Measures absolute and relative price fluctuations over several time frames and other variables.
Calculates returns in comparison to moving averages and other factors.
Measures the ability to scale, upgrade and other technological weaknesses or strengths.
Evaluates public acceptance, participation of developers and other key factors.
You may think that BCH simply mirrors the price gains and losses that BTC experiences and most of the time you’d be correct. But there are a couple of exceptions to that thinking. On December 19, 2017, when BCH finally began being traded on Coinbase, things unraveled quickly. The price of BCH skyrocketed, then Coinbase announced a “freeze” on trading. A little while later, news broke about an insider trading investigation. Following this news, the price of BCH unsurprisingly dropped.
The ROI of BCH will hinge on it overtaking BTC. An investment in BCH is an investment that it will dethrone BTC as the leader in cryptocurrencies.
Although BTC had begun creating new technology to help with scalability called Segregated Witness (SegWit2x), a certain group felt it was not enough, so they initiated something called a hard fork and bitcoin cash was created. Ever since then the purpose of BCH is to replace BTC as a ubiquitous currency.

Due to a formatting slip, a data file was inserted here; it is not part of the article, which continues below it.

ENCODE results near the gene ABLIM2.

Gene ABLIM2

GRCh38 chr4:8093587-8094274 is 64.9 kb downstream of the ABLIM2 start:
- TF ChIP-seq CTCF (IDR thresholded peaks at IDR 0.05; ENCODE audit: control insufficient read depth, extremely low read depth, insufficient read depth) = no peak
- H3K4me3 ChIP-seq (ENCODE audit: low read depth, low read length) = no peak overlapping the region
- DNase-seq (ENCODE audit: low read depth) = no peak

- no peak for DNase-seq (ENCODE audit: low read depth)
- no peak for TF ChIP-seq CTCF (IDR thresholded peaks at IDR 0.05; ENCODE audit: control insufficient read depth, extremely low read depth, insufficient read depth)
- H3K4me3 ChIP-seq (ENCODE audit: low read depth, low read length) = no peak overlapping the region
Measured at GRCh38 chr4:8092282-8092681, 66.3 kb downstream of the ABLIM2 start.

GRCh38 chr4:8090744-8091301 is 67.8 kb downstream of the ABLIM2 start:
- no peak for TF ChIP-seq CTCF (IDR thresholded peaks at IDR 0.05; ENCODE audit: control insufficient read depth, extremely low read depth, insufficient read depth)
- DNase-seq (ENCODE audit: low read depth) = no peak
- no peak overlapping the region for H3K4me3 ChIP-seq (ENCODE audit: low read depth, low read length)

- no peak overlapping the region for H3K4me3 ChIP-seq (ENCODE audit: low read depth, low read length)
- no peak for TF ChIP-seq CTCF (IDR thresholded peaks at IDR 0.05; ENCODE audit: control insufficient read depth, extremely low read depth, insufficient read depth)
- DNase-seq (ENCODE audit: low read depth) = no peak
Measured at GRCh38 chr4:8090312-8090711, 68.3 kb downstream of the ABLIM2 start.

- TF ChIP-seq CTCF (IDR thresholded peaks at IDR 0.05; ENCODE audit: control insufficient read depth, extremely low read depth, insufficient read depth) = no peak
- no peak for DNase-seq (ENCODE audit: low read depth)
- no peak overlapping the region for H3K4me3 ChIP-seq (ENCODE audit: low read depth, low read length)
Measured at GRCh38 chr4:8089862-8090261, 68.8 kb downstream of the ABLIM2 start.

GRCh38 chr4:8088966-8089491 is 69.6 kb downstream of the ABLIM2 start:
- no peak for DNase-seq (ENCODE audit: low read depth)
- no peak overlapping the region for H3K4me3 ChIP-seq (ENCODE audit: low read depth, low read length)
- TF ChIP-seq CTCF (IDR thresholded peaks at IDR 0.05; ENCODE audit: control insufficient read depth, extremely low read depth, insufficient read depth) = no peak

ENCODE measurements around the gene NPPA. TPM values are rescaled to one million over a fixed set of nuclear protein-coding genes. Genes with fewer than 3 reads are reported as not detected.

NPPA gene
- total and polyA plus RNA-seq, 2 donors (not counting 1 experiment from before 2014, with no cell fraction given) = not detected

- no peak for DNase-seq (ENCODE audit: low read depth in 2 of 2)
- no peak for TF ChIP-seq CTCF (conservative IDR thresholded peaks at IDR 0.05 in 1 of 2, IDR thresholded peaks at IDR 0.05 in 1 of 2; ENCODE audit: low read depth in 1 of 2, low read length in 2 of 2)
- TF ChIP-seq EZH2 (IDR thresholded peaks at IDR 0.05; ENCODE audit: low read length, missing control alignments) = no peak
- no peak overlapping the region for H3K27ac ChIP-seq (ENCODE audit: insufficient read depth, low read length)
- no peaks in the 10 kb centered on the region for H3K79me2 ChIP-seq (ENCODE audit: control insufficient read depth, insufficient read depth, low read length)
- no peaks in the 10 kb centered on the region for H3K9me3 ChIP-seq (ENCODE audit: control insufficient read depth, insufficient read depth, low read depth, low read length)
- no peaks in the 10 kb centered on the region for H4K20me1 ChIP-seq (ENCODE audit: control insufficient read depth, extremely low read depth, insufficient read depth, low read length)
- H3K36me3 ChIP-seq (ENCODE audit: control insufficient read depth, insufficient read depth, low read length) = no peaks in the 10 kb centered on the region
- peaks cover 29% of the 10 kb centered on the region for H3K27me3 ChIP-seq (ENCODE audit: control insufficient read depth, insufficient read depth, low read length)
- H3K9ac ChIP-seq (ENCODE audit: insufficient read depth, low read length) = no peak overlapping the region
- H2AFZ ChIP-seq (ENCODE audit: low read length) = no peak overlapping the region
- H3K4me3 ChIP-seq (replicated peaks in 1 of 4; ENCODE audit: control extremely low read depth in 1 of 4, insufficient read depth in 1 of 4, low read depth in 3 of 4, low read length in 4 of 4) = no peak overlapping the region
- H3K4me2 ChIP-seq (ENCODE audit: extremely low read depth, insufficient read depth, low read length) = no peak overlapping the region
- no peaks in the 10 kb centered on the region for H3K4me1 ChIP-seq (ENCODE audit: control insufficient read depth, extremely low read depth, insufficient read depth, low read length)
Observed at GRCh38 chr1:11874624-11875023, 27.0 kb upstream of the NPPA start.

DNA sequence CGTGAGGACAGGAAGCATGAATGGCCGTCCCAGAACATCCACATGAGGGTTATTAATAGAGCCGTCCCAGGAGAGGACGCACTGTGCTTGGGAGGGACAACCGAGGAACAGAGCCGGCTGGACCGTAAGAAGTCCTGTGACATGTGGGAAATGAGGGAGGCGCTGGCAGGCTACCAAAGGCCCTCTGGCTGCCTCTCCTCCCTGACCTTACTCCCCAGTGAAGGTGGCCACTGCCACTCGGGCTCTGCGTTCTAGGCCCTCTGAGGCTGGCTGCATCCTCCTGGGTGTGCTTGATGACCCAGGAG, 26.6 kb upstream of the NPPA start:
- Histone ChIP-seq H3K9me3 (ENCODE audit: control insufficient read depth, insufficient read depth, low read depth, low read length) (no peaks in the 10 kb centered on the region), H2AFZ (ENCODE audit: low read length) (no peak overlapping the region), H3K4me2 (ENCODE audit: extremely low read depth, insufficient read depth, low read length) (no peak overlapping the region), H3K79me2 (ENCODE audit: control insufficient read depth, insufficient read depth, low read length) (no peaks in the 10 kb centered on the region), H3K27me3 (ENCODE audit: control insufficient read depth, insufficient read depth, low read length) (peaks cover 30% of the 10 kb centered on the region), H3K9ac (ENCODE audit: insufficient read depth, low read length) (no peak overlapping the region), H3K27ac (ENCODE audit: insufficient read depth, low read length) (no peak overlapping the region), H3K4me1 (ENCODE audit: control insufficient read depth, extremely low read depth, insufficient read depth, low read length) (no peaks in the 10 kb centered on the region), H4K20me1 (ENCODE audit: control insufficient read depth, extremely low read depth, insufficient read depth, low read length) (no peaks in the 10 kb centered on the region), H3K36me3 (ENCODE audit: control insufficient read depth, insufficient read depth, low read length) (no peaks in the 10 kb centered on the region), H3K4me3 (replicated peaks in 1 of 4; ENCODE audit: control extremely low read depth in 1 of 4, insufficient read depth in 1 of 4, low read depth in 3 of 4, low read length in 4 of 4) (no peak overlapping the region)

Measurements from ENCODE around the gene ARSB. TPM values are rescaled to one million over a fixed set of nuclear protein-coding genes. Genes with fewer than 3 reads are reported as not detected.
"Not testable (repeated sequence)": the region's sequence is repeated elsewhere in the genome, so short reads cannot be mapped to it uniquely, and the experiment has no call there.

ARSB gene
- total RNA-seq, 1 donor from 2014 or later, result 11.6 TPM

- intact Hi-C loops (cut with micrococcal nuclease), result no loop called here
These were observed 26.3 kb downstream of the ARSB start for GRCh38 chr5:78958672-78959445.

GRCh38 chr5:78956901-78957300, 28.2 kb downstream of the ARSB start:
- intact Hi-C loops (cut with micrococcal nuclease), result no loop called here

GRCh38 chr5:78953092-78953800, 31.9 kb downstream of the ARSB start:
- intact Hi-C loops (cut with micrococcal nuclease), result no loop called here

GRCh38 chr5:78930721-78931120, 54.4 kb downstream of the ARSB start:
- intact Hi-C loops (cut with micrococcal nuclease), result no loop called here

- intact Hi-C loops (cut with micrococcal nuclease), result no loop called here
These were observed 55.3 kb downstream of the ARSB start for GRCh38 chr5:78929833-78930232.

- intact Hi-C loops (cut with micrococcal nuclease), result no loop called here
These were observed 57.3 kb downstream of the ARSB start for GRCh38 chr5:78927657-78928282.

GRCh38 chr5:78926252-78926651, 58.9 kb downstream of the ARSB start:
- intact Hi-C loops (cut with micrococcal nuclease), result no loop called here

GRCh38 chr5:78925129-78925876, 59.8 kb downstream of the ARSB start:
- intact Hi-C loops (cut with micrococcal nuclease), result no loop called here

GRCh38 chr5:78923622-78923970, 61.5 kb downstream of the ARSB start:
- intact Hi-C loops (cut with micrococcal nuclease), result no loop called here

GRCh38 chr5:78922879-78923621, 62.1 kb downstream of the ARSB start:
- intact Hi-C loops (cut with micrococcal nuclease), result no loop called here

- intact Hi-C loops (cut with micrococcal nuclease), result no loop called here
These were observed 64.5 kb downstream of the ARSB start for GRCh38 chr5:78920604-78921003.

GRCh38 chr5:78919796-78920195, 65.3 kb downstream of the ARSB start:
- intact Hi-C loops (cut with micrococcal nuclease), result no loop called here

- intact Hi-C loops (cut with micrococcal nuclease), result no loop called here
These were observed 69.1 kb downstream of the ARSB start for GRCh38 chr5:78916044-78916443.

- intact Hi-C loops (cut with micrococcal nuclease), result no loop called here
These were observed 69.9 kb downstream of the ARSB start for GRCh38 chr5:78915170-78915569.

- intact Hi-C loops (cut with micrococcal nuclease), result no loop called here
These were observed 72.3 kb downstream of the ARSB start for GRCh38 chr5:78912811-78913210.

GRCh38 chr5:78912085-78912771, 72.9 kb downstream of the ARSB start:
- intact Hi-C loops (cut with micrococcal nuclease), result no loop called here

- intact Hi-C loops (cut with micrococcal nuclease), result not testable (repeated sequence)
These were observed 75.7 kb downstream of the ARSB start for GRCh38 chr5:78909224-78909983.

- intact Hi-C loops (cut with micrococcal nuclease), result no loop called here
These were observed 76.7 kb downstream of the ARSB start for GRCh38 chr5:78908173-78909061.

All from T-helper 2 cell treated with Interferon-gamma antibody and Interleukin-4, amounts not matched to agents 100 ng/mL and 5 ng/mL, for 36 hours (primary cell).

While BCH succeeded in increasing its blocksize from 1MB of data per block to 8MB and accelerating the transaction verification process, the currency has yet to show any significant sign in robbing bitcoin of its powerful market share.
Again, if you believe that BTC is old and slow then you’ll probably also believe that BCH will overtake BTC and invest in it rather than BTC. If you believe that BTC can be improved upon, then you will take the exact opposite action.